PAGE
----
In 2001, Montgomery published a book in collaboration with Professor Horace Huntley of the Birmingham Civil Rights Institute. The book, Black Workers' Struggle for Equality in Birmingham, uses oral histories to interpret and explore the involvement of African American workers in various unions and the organized labor movement for civil rights.

During the 1990s, Montgomery wrote and spoke about academic freedom, calling for wider availability of information for research and in favor of a larger scope of academic freedom. He claimed that over the presidential administrations of George W. Bush and Bill Clinton, access to government documents had been sharply reduced and that this has resulted in less academic freedom. Additionally, Montgomery criticized the Patriot Act and its provisions for surveillance of academics and librarians, arguing they impede academic freedom.[5]

He also served as president of the Organization of American Historians (OAH) from 1999 to 2000.[6]

Death and legacy[edit]

David Montgomery died on December 2, 2011. He is survived by his wife, Martel, and two sons, New York attorney Claude Montgomery and economist Edward B. Montgomery. An obituary for Montgomery appeared on December 5, 2011, in the Pittsburgh Post-Gazette.[7]

In the spring of 2012 the Executive Board of the Organization of American Historians approved a new book award in the field of labor and working class history to be named after David Montgomery.[8] Fundraising was begun to build a $50,000 endowment for the prize, after which time the David Montgomery award is to be presented annually by the OAH in conjunction with the Labor and Working-Class History Association.[8]


  • Beyond Equality: Labor and the Radical Republicans, 1862-1872. Illini Books ed. Champaign, Ill.: University of Illinois Press, 1981. ISBN 0-252-00869-3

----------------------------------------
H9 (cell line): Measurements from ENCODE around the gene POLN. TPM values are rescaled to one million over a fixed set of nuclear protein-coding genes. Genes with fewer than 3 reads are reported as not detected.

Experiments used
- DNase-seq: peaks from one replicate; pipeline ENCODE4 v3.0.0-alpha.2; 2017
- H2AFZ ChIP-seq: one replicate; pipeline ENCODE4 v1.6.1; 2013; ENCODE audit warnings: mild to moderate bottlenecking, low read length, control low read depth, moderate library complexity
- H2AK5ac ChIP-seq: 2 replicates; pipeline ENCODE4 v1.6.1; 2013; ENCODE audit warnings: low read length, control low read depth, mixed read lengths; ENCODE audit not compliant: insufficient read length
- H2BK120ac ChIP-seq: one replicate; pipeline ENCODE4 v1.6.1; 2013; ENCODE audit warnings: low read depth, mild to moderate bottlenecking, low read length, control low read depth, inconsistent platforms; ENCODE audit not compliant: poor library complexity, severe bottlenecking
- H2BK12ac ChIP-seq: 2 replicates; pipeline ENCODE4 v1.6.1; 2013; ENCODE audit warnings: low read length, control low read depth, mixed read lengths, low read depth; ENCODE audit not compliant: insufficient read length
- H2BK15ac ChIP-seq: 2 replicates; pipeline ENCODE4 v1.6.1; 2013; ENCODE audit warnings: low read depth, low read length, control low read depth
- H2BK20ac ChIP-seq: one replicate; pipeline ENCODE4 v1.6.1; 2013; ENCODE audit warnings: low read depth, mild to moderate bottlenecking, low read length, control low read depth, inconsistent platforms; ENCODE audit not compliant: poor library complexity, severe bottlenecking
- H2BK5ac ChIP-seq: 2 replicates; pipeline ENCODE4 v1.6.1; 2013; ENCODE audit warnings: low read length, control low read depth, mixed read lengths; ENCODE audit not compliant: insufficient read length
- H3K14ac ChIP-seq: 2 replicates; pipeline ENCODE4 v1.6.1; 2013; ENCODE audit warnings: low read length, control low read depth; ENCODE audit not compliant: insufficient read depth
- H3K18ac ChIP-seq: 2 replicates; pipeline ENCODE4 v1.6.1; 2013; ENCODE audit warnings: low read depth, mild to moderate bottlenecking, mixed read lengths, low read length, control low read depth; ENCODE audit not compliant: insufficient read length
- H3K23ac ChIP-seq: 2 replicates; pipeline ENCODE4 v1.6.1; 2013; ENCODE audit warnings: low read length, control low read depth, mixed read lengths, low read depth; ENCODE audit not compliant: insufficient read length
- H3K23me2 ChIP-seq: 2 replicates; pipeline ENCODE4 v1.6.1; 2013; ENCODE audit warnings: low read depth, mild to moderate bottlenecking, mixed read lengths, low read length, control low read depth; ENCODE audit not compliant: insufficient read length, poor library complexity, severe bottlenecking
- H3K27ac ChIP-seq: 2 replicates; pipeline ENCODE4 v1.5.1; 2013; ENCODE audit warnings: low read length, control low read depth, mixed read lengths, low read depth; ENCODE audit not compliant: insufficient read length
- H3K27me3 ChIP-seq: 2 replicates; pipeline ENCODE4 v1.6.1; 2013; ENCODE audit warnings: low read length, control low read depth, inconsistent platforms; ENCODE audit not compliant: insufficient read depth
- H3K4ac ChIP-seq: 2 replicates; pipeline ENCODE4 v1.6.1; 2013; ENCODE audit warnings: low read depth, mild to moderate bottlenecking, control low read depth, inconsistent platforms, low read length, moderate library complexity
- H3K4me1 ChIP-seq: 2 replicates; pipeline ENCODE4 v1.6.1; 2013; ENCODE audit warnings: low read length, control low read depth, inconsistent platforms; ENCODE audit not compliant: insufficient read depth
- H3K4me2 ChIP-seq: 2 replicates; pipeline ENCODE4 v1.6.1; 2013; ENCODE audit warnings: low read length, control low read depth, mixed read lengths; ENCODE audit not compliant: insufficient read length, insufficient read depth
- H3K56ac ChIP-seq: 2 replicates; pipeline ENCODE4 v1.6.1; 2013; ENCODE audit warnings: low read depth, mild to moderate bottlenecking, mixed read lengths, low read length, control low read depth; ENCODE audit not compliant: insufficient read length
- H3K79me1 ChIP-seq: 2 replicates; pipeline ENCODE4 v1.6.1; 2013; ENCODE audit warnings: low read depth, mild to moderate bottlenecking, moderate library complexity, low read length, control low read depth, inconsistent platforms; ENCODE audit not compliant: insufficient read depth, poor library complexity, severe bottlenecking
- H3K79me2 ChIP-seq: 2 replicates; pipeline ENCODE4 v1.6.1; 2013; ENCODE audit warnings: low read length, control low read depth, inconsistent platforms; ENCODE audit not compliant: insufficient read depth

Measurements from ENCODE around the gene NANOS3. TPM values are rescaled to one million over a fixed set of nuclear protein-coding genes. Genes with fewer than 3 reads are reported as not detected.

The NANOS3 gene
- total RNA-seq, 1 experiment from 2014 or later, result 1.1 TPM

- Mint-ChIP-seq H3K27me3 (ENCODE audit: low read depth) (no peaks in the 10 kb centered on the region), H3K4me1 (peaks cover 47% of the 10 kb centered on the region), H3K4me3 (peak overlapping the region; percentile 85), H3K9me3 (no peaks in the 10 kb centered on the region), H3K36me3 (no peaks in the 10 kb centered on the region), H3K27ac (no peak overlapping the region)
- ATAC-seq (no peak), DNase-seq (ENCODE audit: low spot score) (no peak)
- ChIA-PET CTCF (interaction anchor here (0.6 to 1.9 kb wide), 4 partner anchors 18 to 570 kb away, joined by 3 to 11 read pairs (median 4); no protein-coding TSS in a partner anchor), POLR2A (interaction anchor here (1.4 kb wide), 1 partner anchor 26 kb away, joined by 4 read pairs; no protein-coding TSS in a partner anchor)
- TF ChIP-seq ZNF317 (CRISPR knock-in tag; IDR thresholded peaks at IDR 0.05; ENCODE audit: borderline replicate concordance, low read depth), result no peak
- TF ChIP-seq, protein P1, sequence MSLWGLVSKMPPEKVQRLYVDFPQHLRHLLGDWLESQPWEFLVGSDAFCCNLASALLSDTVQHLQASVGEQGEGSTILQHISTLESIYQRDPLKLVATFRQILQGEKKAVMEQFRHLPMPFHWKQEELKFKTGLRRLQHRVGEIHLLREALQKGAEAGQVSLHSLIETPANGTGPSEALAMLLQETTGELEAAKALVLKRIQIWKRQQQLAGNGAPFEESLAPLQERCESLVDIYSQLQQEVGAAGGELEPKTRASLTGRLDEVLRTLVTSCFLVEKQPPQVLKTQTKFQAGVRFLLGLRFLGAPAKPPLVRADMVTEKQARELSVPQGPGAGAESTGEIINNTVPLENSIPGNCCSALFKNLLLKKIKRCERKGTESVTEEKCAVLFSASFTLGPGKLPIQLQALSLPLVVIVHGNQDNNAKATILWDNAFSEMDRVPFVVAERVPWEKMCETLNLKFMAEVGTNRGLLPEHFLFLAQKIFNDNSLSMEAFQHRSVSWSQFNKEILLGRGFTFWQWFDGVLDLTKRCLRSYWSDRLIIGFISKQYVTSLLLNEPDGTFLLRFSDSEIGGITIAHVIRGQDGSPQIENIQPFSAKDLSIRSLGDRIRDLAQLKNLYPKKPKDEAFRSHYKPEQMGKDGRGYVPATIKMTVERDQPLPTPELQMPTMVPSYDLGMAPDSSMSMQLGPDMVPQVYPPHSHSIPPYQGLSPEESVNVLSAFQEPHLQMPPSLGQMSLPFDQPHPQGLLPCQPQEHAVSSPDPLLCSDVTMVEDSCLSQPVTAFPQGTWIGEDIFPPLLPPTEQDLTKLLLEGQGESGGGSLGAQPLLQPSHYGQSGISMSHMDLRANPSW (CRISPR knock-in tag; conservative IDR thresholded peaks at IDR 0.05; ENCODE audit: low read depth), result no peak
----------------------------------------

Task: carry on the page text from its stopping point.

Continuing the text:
• Black Workers' Struggle for Equality in Birmingham. Champaign, Ill.: University of Illinois Press, 2004. ISBN 0-252-02952-6
  • Citizen Worker: The Experience of Workers in the United States with Democracy and the Free Market during the Nineteenth Century. New York: Cambridge University Press, 1994. ISBN 0-521-42057-1
  • The Fall of the House of Labor: The Workplace, the State, and American Labor Activism, 1865-1925. New York: Press Syndicate of the University of Cambridge, 1987. ISBN 0-521-22579-5
  • Workers' Control in America: Studies in the History of Work, Technology, and Labor Struggles. New York: Cambridge University Press, 1979. ISBN 0-521-22580-9


  1. ^ Somini Sengupta (2000-02-09). "Groups Reconsider Bookings at Hotels Accused of Racial Bias". The New York Times. Retrieved 2010-06-10.
  2. ^ Eric Arnesen (2007). Encyclopedia of United States labor and working-class history. Routledge. p. 597. ISBN 9780415968263. Retrieved 2010-06-10.
  3. ^ Wiener, Jon (December 2, 2011). "David Montgomery, 1927-2011". The Nation. Retrieved December 2, 2011.
  4. ^ James R. Barrett, "Class Act: An Interview with David Montgomery," Labor: Studies in Working-Class History of the Americas 1:1 (Spring 2004): 23-54.
  5. ^ Montgomery, David (November 2004). "OAH Committee on Academic Freedom". OAH Newsletter. Organization of American Historians. 32 (4): 5. Archived from the original on 2008-09-08.
  6. ^ "Past Officers: Organization of American Historians". Archived from the original on 2010-10-06. Retrieved 2010-06-10.
  7. ^ Smith, Pohla (December 5, 2011), Obituary: David Montgomery / Scholar had longtime passion for labor activism, Pittsburgh Post-Gazette, archived from the original on February 3, 2012, retrieved December 5, 2011
  8. ^ a b "David Montgomery Fund," Journal of American History, vol. 99, no. 4 (March 2013), pg. 1349.